The Active Inclusion project is implemented by Kisumu Medical and Education Trust (KMET) in five sites in the Kisumu municipality, where school access and retention rates are low and prevalence of HIV/AIDS is high, resulting in an equally high number of orphans and vulnerable children. The project seeks to increase access and retention to early childhood development and education (ECDE) and primary school among children in these communities. The project uses an integrated approach to build partnerships with the community and key stakeholders such as district education officers from the Ministry of Education, civil societies, and community leaders to drive change at the community level, enabling sustainable development.
The project has a multi-pronged approach that includes:
• social mobilization and advocacy strategies to engage the community in taking ownership for ensuring all children are attending school and completing basic education
• establishing one model ECDE center in each site, training ECDE teachers, and identifying children to enroll in ECDE
• re-enrolling teenage mothers in education by providing mentoring from the community and opportunities for catch-up lessons twice a week while day care is provided for their children
An innovative element of the project is "Nyanya Groups." With support from KMET, grandparents in the community have formed steering groups to identify, enroll, and maintain out-of-school and in-school orphans and vulnerable children in ECDE and primary schools. To facilitate this, KMET creates community conversations at the project sites to deliver sensitization around children and education and generate active participation of the target communities. KMET delivers training on children’s rights to the Nyanya Groups alongside school management committees and local leaders, religious and political. This is followed up with training on mentorship. Grandparents then transfer their learning to the community, where they sensitize families on the importance of education, identify children who have dropped out of school, and mentor them to encourage re-enrollment in ECDE and primary school.
Training the community, grandparents in particular, expands the ability of the project to be demand-driven, creating homegrown initiatives that take advantage of local knowledge and practices and promote community ownership and local resource mobilization. In this respect, it seeks to change attitudes away from donor dependency, which has been ingrained in these communities for a long time. Nyanya Groups meet weekly in the school compound and are actively engaged in identifying barriers to school in their community and, where possible, resolving these issues.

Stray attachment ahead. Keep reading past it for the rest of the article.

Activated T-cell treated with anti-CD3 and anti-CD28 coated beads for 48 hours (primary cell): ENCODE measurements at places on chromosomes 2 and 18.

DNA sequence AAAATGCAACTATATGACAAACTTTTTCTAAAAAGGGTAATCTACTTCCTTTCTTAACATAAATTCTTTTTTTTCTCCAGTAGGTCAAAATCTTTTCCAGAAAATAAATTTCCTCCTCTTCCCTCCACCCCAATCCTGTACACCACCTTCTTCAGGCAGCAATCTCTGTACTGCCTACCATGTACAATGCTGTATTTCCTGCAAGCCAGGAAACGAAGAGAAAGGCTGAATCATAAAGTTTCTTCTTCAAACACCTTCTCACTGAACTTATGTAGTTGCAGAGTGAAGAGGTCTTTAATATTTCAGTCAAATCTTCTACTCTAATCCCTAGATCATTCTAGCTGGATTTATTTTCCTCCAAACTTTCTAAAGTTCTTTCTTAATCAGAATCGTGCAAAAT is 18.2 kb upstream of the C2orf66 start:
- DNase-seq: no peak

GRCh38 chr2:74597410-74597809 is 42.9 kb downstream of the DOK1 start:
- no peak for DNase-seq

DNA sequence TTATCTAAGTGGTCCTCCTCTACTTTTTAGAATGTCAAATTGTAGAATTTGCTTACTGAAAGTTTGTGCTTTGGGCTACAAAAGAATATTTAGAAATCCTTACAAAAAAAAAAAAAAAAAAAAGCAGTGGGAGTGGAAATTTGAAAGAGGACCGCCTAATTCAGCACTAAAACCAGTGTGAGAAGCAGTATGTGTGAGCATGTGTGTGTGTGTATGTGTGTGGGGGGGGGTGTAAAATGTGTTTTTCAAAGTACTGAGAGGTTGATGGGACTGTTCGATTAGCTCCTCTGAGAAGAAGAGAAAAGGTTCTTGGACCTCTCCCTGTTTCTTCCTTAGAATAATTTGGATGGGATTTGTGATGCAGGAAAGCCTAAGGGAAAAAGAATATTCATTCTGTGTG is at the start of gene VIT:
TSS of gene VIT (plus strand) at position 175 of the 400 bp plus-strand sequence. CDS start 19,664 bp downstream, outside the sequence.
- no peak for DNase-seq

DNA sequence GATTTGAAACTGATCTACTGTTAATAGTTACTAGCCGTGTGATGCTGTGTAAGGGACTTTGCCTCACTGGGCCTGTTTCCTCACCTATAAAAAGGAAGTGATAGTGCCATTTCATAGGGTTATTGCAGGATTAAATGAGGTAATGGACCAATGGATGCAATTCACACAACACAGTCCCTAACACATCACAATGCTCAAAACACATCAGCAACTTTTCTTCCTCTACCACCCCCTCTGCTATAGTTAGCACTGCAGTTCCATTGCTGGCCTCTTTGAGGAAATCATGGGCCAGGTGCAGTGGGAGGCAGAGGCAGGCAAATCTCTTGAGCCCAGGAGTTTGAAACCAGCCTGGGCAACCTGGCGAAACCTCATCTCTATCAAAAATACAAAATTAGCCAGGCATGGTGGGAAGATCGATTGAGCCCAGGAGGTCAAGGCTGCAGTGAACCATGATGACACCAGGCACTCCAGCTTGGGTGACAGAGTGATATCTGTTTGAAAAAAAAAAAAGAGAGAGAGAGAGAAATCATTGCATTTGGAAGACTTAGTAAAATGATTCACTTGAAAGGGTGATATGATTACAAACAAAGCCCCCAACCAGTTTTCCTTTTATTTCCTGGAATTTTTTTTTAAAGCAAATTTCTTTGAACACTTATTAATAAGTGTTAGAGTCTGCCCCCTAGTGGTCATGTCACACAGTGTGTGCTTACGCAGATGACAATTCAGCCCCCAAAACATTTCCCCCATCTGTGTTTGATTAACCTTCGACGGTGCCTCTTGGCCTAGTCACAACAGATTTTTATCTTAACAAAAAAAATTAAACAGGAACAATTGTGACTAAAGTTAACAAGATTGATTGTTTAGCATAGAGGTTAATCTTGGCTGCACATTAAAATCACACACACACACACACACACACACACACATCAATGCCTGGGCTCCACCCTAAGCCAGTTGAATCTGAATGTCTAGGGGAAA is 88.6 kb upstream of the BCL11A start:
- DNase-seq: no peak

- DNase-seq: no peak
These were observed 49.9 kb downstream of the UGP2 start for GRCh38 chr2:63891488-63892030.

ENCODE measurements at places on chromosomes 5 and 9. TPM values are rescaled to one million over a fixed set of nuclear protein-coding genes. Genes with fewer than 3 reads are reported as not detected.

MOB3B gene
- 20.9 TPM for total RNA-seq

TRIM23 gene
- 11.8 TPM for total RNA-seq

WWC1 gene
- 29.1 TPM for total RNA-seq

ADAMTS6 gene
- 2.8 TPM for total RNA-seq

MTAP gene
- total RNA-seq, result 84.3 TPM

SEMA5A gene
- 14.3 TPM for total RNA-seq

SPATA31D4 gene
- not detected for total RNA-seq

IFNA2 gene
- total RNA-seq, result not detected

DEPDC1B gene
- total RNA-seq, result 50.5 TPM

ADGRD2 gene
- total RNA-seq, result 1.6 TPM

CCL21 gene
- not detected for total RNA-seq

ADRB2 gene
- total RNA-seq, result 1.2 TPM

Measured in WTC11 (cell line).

Members pay a small subscription fee to the Nyanya Group; these funds can then be used to ensure children remain in school once enrolled. In some instances, this may pay schooling overhead costs for a child; or, in one community, for example, the Nyanya Group runs a feeding program to provide lunch to children and to the outside community as a form of generating income. The project has also supported schools by providing infrastructure and equipment where deemed necessary in order to create a safe and productive learning environment for children.KMET identified 54 grandmothers dubbed "Nyanyas" and trained them on early childhood care. KMET also set up a remedial school for teen mothers who were keen to complete their primary education.
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CEI approaches in actionStudent supportIncreasing or sustaining enrollmentSchool supportCommunity Engagement21st century skills (soft skills)
Model details2012Not-for-profitComprehensive curriculumHealth/Nutrition21st century skills (soft skills)ActiveLong-term projectFree service or productUNICEFKenya Ministry of Education7,80030%70%
BeneficiariesOut-of-school childrenOrphans and vulnerable children
The project is implemented in low-income communities and regions with a high prevalance of HIV/AIDS and orphans and vulnerable children.
ScaleThe total number of children targeted by the intervention, including those newly enrolled through the initiative and those retained in school in the target regions, is 7,800.3232 ECDE teachers trained55 model ECDE institutions
54 Nyanyas trained in child health, nutrition, social and intellectual stimulation, emotional support, cultural values and norms, and attitude-changing tools.
45 teenage mothers enrolled for classes, 10 of whom have now completed Kenya Certificate of Primary Education (KCPE) examinations.
Monitoring & EvaluationYes
At the ECDE level, 4,269 of the most vulnerable children (2,741 girls and 1,528 boys) were identified, enrolled, and retained in 30 ECDE centers. The primary education (PE) compoenent, which targeted 3,900 MVC for identification, enrollments, and re-enrollment, surpassed this goal by 212 MVC. Furthermore, the PE component facilitated identification, re-enrollment, and retention of 2,622 girls and teenage mothers. As of 2012, the enrollment of out-of-school and in-school MVC stood at 13,281 MVC, which surpassed the baseline target of 12,700 MVC.